Anyone that has been looking to just be seen by a doctor for some acute issue, maybe a slight sudden illness like the flu, they now have more options than just the emergency room. At one time regardless of your health insurance coverage, many folks were destined to sit in ER’s around the country for hours and maybe even watch hospital staff change shifts while they wait, and wait some more to be seen. With a lack of primary care physician availability and increasing wait times in the ER, first response of many people was to take an ambulance to get in right away, so they can hurry up to wait. Although there are folks that still believe the ER is the place to go when they have the flu, the landscape has changed quite a bit since then. Firstly, there are flu shots at the local pharmacy, and you can even see a doctor without going to the emergency room and waiting for your doctor to graduate from med school. What happened? One major change that is here to stay, Urgent Care Centers.
Annual “Open Enrollment” selections, elections and options are typically around October and November of every year. Most employees carryover the same options year after year, sometimes this is a big mistake, they’re leaving money on the table and that is not how the game is played. Much like you would review every line of tax deductions for expenses and credits at tax time, the same should be done to ensure annual elections are “optimized”. Everyone wants to get the most for their money, with that in mind making a decision for the entire year can be tricky. It’s necessary to consider everything from frequency doctor visits, dental visits, eye care, prescriptions, relocating or even if you don’t go to the doctor much more than preventative care and checkups here and there.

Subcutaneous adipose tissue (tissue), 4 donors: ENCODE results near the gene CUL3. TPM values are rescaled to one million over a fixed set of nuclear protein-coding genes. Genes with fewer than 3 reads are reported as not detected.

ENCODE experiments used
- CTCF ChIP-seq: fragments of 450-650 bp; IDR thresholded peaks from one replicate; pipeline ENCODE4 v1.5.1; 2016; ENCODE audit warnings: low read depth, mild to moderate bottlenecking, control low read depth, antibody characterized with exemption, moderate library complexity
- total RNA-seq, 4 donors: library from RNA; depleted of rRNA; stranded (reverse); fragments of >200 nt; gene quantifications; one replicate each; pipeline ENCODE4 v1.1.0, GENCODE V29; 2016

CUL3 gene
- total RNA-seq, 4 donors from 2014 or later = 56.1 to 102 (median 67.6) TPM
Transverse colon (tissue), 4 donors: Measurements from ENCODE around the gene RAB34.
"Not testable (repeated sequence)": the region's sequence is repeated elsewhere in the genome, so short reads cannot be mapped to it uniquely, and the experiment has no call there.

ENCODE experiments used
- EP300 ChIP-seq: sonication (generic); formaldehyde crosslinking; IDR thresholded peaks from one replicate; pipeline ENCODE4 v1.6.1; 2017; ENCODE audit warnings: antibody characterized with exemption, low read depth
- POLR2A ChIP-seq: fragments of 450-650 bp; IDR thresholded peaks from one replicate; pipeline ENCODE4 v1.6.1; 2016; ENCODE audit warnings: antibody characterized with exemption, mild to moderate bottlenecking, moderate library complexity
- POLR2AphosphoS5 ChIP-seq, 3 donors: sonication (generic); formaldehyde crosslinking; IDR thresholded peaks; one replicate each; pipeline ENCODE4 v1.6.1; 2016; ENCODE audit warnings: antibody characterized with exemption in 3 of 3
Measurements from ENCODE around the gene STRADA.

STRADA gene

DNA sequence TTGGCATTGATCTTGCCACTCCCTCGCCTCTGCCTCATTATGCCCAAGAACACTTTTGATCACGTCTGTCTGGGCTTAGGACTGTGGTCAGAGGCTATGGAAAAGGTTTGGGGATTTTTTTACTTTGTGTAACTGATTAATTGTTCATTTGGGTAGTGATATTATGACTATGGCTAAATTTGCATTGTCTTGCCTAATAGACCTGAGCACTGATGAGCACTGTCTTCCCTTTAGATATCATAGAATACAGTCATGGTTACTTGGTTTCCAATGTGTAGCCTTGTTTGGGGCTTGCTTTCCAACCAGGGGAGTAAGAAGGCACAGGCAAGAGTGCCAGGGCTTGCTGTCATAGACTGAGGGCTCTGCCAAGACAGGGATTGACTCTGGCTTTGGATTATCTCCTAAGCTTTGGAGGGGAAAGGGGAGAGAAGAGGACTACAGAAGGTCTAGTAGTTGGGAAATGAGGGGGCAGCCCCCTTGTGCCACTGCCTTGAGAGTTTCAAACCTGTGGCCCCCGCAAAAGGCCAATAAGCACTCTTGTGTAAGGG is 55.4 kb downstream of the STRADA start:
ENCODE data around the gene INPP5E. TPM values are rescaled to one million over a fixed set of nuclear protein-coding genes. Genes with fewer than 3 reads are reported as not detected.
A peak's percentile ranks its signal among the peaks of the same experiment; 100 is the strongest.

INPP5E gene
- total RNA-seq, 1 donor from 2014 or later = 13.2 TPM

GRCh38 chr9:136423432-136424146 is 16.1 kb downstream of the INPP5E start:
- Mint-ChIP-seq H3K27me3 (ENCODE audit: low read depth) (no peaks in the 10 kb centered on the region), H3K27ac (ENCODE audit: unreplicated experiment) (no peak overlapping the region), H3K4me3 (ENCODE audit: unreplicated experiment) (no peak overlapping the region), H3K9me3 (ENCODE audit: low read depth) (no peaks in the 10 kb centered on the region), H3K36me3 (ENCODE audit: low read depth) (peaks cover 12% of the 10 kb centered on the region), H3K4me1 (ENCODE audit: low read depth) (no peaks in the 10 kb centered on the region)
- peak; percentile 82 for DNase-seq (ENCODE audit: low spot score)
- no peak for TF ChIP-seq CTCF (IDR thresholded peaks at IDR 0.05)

Consider everything from possible savings by reducing coverage, adding life insurance amounts, and of course the possible tax advantages of an FSA or HSA to help offset those wonderful co-pays and deductibles. I always wondered who came up with the “co-pay”, like really, a $10. co-pay?!?! Why? It’s always been a pain to make sure you have $10. or $15. in my pocket just for the co-pay!